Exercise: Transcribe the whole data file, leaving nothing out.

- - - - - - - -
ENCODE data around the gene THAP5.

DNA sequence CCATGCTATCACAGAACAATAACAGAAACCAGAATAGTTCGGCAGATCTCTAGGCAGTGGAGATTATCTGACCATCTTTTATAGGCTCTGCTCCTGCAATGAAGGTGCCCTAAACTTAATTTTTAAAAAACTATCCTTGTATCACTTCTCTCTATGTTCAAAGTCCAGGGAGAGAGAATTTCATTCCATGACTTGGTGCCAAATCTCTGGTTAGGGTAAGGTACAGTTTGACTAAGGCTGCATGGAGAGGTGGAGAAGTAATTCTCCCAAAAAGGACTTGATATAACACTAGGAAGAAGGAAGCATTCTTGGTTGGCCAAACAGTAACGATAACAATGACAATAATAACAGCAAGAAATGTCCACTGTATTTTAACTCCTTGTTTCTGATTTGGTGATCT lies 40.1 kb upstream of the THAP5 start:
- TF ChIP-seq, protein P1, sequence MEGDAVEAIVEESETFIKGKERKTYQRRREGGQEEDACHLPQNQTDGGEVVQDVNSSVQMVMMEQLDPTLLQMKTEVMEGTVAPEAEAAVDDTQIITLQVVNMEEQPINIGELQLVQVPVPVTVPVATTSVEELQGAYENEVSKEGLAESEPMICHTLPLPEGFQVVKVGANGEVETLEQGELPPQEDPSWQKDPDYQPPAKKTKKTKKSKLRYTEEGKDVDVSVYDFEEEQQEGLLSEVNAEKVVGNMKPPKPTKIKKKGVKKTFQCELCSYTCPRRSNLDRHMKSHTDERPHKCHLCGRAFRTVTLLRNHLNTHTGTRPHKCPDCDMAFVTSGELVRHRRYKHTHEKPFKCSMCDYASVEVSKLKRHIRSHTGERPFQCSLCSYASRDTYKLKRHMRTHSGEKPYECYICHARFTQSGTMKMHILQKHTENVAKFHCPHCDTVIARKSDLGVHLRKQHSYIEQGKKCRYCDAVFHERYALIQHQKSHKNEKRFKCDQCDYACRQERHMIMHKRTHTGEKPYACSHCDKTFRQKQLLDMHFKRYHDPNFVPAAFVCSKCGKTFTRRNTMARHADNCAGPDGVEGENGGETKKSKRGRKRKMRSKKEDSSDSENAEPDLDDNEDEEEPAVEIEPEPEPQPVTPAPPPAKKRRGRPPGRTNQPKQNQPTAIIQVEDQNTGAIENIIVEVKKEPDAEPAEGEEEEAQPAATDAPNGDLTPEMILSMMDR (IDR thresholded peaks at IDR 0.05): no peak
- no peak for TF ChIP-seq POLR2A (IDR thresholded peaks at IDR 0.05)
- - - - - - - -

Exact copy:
ENCODE data around the gene THAP5.

DNA sequence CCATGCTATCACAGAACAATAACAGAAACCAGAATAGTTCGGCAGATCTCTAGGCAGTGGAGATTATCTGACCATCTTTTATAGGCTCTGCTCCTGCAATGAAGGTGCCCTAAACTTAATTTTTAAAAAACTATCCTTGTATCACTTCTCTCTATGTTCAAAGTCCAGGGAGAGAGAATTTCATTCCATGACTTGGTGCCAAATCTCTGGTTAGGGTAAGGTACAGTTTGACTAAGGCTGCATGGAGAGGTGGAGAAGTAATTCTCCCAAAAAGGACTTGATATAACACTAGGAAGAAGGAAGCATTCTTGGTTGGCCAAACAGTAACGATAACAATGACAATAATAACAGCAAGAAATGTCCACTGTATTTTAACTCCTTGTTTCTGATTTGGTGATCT lies 40.1 kb upstream of the THAP5 start:
- TF ChIP-seq, protein P1, sequence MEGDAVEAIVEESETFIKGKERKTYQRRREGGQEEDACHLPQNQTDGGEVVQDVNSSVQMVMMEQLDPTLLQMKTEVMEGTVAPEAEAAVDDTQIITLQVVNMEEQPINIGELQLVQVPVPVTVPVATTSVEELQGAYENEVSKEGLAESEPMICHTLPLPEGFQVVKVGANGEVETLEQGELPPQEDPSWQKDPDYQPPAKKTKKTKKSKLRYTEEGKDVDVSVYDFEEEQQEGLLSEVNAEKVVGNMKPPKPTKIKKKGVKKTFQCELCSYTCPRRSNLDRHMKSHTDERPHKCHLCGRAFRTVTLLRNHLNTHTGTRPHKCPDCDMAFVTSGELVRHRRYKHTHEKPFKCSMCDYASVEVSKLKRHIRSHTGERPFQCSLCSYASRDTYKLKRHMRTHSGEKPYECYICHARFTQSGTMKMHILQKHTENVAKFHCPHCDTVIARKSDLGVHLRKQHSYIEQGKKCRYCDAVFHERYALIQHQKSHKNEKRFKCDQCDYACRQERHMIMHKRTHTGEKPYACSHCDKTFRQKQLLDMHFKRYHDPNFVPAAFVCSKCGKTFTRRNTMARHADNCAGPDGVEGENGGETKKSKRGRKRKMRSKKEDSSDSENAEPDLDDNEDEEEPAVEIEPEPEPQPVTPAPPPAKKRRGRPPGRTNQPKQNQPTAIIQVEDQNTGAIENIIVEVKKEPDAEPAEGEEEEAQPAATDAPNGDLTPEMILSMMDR (IDR thresholded peaks at IDR 0.05): no peak
- no peak for TF ChIP-seq POLR2A (IDR thresholded peaks at IDR 0.05)